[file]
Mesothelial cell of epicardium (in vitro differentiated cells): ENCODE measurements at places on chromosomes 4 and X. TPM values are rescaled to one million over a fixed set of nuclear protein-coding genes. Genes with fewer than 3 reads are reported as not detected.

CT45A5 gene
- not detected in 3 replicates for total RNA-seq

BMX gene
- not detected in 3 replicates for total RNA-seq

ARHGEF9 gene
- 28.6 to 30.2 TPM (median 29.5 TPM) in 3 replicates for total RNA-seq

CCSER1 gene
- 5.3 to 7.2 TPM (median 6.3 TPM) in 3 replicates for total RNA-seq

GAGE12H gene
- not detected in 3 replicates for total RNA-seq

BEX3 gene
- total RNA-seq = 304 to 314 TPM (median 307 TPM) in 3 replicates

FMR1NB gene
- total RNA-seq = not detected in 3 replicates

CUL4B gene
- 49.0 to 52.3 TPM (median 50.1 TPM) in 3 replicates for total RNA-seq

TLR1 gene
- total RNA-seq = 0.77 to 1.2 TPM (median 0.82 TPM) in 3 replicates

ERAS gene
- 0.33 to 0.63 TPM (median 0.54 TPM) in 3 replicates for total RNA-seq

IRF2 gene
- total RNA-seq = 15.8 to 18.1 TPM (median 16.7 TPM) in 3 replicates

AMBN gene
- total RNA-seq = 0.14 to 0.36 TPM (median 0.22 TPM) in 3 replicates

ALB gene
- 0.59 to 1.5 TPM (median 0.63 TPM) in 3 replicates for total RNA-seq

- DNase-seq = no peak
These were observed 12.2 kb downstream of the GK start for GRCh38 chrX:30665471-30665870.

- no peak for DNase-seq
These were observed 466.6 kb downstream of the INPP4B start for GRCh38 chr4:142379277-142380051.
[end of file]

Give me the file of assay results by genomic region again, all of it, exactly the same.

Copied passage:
Mesothelial cell of epicardium (in vitro differentiated cells): ENCODE measurements at places on chromosomes 4 and X. TPM values are rescaled to one million over a fixed set of nuclear protein-coding genes. Genes with fewer than 3 reads are reported as not detected.

CT45A5 gene
- not detected in 3 replicates for total RNA-seq

BMX gene
- not detected in 3 replicates for total RNA-seq

ARHGEF9 gene
- 28.6 to 30.2 TPM (median 29.5 TPM) in 3 replicates for total RNA-seq

CCSER1 gene
- 5.3 to 7.2 TPM (median 6.3 TPM) in 3 replicates for total RNA-seq

GAGE12H gene
- not detected in 3 replicates for total RNA-seq

BEX3 gene
- total RNA-seq = 304 to 314 TPM (median 307 TPM) in 3 replicates

FMR1NB gene
- total RNA-seq = not detected in 3 replicates

CUL4B gene
- 49.0 to 52.3 TPM (median 50.1 TPM) in 3 replicates for total RNA-seq

TLR1 gene
- total RNA-seq = 0.77 to 1.2 TPM (median 0.82 TPM) in 3 replicates

ERAS gene
- 0.33 to 0.63 TPM (median 0.54 TPM) in 3 replicates for total RNA-seq

IRF2 gene
- total RNA-seq = 15.8 to 18.1 TPM (median 16.7 TPM) in 3 replicates

AMBN gene
- total RNA-seq = 0.14 to 0.36 TPM (median 0.22 TPM) in 3 replicates

ALB gene
- 0.59 to 1.5 TPM (median 0.63 TPM) in 3 replicates for total RNA-seq

- DNase-seq = no peak
These were observed 12.2 kb downstream of the GK start for GRCh38 chrX:30665471-30665870.

- no peak for DNase-seq
These were observed 466.6 kb downstream of the INPP4B start for GRCh38 chr4:142379277-142380051.